Mrs. Canavan came down to inquire what was wrong. She and Mr. Canavan protested against the treatment of Mr. McDonnell, a young man who had no act or part in politics.

She was ordered back upstairs. Her children screamed with fright. Those in the dining-room were asked “on their honour” if they had any gun or revolvers in the house, and on their stating that they had not, they were told to sit down. On leaving, the leader of the party turned back and bade them “good night.”

For more, read this week’s Connacht Tribune.

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The Connacht Tribune Live app is the home of everything that is happening in Galway City and county. It’s completely FREE and features all the latest news, sport and information on what’s on in your area. Click HERE to download it for iPhone and iPad from Apple’s App Store, or HERE to get the Android Version from Google Play.

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Galway in Days Gone By

Galway In Days Gone By

Stephen Corrigan

Published

on

A grandstand view at the Galway v Clare, Church and General National Hurling League game in Athenry on Sunday, April 13, 1997. PHOTO: JOE O'SHAUGHNESSY

1920

Young mother killed

Rev. J. Considine, B.A., C.C., Gort, sent the following telegram to the Press on Tuesday:

“Married woman, twenty-three years’ old, within two months of child-birth, holding child of nine months in her arms, shot in abdomen here yesterday afternoon by armed forces. Died a few hours afterwards. Whole country, police and military stationed here, shocked.”

In a somewhat similar telegram to Mr. A. Griffith, T.D., Fr. Considine said he had telegraphed to Sir H. Greenwood.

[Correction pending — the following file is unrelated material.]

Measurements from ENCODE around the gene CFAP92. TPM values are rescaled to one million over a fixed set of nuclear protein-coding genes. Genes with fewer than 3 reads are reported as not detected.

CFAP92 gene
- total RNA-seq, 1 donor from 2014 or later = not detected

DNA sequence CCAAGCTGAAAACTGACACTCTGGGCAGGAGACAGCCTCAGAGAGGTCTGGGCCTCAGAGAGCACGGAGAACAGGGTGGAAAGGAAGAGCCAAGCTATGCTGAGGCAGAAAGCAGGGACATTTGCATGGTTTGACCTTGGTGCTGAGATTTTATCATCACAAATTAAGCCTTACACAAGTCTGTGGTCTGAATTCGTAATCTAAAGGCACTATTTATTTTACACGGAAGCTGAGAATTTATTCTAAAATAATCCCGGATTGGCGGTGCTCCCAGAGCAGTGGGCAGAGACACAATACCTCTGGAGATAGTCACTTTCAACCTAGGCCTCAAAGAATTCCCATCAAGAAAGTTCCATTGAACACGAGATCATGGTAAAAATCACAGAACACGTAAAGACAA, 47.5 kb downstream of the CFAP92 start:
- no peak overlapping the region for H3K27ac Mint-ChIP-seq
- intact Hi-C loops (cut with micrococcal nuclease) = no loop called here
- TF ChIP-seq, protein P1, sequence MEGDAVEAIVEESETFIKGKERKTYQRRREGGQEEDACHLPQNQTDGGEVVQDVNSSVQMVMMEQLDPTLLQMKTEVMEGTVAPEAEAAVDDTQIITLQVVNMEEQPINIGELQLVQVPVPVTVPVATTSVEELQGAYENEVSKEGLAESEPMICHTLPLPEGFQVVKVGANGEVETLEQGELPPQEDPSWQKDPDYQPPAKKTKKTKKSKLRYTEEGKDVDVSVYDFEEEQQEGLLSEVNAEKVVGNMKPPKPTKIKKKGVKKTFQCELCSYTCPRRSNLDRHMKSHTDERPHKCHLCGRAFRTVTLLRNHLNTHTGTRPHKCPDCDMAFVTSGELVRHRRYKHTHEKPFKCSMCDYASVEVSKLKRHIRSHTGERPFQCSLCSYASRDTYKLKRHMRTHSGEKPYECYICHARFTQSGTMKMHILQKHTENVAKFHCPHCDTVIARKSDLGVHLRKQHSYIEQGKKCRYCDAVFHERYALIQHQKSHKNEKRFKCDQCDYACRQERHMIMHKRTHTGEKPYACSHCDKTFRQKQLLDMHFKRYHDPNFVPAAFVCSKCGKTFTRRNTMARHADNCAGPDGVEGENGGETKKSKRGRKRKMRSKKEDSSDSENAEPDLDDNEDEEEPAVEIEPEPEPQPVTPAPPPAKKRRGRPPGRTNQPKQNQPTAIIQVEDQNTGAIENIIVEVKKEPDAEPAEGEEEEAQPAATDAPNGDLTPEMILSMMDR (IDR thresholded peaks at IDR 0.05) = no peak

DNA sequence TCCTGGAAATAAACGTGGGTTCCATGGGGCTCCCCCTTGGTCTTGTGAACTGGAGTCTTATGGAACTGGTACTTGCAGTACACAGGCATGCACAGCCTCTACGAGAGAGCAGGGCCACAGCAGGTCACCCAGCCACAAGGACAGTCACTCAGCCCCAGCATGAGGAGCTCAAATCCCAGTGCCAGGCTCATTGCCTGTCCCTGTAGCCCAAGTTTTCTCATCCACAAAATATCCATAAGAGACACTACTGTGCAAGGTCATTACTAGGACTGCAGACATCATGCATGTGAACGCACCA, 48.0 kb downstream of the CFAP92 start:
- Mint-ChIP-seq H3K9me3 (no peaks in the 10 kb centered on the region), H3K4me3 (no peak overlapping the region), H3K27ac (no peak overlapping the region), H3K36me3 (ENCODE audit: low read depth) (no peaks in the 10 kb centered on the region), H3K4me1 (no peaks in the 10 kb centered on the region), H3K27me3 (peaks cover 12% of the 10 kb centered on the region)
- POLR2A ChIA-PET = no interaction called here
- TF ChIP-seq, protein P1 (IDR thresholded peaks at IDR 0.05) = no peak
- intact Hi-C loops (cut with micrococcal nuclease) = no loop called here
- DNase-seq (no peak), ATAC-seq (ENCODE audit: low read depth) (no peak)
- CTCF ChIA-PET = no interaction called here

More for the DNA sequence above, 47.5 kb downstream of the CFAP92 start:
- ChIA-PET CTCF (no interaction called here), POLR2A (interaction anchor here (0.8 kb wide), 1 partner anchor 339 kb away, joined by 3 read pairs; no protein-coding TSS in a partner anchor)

The victim of the appalling occurrence is Mrs. Eileen Quinn, of Kiltartan, wife of popular farmer, and daughter of Mr. M. Gilligan, Raheen. She was sitting by a stile in front of her house with her baby in her arms when a lorry of uniformed men passed by at a rapid rate. Suddenly there was a burst of fire and Mrs. Quinn was hit in the right groin, and a number of fowl in the yard were killed. Mrs. Quinn staggered to the door with her baby, which she handed to a servant, and she then collapsed in a pool of blood.

Mrs. Quinn, says another report, was in great agony for two hours before she died. She leaves three children, the eldest of whom is not yet four years of age. Her husband was in Gort at the time, and a messenger, who summoned a priest and a doctor, acquainted him of the occurrence. Another messenger, going to Ardrahan for Doctor Foley, was wounded by a stray bullet.

Uniformed men passed into Gort subsequently, firing shots about the place. When the lorry passed the house where Mrs. Quinn lay dying the grief-stricken inhabitants fled the back way.

Father Considine, asked for an interview, said: “Please don’t ask me – I cannot. I feel unable to give it. It is too awful, too unhuman to contemplate.”

At first, Father Considine broke down and cried bitterly, “I have heard of Turkish atrocities,” he said. “I have read of the death of Joan of Arc, I have read of the sufferings of Nurse Cavell, and as I read those things I often felt my blood boil, and I often prayed that the good God would change the hearts of the perpetrators, but little did I then dream that I should witness a tragedy more cruel than any of those things, and out here in our own little peaceful parish. My God, it is awful.”

For more, read this week’s Connacht Tribune.

Get the Connacht Tribune Live app

The Connacht Tribune Live app is the home of everything that is happening in Galway City and county. It’s completely FREE and features all the latest news, sport and information on what’s on in your area. Click HERE to download it for iPhone and iPad from Apple’s App Store, or HERE to get the Android Version from Google Play.